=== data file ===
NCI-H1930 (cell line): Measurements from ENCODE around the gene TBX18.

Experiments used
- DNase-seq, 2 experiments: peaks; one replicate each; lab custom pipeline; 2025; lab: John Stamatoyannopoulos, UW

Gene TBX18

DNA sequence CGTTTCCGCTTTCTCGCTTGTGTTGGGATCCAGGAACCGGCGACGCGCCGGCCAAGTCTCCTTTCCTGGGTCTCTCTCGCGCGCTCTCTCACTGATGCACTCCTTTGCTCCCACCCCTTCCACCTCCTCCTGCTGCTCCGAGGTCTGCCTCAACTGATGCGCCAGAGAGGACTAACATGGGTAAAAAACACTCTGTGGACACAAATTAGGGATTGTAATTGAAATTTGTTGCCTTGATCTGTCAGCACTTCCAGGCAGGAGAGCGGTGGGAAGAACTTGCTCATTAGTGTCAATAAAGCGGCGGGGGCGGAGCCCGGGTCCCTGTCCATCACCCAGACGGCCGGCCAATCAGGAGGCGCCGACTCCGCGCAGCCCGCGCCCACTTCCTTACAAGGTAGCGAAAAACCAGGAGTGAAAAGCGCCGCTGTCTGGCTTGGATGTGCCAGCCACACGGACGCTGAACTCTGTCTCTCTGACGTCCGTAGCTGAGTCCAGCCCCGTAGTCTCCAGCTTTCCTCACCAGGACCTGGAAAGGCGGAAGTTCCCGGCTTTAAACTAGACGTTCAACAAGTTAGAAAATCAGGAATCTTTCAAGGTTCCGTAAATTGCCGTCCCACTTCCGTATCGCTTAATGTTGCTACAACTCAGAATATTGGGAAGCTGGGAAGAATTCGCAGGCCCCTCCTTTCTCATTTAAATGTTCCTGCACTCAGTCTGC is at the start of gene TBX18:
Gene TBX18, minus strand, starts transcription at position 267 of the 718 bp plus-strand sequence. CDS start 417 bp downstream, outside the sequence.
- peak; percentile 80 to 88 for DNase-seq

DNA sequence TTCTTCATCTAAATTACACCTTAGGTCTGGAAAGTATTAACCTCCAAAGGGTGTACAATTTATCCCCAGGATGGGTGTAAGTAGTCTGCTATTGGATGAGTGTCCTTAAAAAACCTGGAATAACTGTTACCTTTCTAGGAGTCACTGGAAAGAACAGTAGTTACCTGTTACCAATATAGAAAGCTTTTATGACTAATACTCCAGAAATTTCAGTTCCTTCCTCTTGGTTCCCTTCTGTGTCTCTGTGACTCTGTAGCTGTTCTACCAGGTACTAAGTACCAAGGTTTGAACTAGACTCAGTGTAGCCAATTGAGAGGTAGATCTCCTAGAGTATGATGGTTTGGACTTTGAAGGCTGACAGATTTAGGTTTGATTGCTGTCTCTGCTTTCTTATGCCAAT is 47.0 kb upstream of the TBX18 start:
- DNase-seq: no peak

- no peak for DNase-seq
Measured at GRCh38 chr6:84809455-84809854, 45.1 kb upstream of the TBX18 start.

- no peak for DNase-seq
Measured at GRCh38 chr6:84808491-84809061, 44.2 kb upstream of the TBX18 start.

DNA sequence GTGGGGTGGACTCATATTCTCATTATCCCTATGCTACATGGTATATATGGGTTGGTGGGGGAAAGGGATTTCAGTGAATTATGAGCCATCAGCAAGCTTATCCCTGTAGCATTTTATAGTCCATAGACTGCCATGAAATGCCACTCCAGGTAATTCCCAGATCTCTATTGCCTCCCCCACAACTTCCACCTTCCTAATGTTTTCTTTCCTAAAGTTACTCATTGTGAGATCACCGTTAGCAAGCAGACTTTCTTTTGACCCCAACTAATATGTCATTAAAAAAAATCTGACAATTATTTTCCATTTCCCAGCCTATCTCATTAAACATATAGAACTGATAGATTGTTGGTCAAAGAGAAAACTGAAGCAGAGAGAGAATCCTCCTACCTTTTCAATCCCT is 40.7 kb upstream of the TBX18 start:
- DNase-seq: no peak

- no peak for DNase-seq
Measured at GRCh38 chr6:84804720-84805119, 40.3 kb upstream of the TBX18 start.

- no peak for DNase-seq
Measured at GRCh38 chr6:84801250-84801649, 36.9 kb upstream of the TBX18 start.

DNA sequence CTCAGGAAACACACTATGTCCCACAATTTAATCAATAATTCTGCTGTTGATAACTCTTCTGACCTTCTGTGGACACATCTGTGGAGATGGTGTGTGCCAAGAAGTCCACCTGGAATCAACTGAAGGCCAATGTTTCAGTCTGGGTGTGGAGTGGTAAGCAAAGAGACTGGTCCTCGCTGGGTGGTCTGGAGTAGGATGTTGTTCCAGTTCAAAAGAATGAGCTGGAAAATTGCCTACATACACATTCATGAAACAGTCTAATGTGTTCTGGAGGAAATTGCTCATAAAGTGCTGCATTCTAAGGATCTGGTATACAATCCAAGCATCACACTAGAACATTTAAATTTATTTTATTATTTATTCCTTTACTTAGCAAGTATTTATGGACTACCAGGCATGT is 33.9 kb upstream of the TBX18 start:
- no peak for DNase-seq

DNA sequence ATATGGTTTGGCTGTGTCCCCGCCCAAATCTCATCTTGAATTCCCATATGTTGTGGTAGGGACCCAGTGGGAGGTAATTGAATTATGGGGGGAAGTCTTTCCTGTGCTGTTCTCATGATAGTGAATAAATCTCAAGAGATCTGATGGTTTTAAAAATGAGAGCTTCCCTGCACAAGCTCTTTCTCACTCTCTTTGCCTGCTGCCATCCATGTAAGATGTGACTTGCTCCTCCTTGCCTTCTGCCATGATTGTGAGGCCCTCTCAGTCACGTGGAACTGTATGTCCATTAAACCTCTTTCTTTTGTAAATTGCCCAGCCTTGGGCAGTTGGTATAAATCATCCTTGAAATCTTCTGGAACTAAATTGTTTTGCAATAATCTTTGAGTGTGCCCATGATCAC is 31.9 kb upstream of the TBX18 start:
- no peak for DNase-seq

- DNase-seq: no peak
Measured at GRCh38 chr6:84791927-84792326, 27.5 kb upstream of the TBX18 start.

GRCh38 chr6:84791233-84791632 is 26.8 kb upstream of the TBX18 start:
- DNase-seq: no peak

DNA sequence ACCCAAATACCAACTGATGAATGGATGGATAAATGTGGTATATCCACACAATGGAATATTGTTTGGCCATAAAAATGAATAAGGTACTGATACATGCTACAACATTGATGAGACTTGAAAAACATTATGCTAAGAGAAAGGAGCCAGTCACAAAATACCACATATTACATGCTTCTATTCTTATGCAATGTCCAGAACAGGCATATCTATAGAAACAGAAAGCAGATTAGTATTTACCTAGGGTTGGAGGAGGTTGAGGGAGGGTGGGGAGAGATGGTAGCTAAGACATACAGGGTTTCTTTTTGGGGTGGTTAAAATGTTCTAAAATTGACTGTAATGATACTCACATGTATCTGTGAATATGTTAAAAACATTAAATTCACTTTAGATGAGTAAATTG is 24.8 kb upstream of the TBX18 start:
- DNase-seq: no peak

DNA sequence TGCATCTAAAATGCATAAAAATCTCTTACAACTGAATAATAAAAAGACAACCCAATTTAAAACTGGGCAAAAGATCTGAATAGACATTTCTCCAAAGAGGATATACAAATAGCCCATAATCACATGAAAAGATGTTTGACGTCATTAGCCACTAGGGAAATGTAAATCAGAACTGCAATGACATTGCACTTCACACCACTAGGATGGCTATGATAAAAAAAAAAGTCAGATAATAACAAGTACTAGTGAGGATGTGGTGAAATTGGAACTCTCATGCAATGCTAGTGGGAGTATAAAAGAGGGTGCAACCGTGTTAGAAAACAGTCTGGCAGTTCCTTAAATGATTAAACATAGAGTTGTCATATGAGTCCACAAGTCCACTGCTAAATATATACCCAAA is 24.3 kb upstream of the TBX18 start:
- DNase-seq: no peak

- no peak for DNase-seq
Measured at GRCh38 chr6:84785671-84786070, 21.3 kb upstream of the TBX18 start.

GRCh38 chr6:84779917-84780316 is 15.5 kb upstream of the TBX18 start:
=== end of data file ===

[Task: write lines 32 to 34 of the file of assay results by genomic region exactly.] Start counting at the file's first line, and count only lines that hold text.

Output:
- no peak for DNase-seq
Measured at GRCh38 chr6:84785671-84786070, 21.3 kb upstream of the TBX18 start.

GRCh38 chr6:84779917-84780316 is 15.5 kb upstream of the TBX18 start: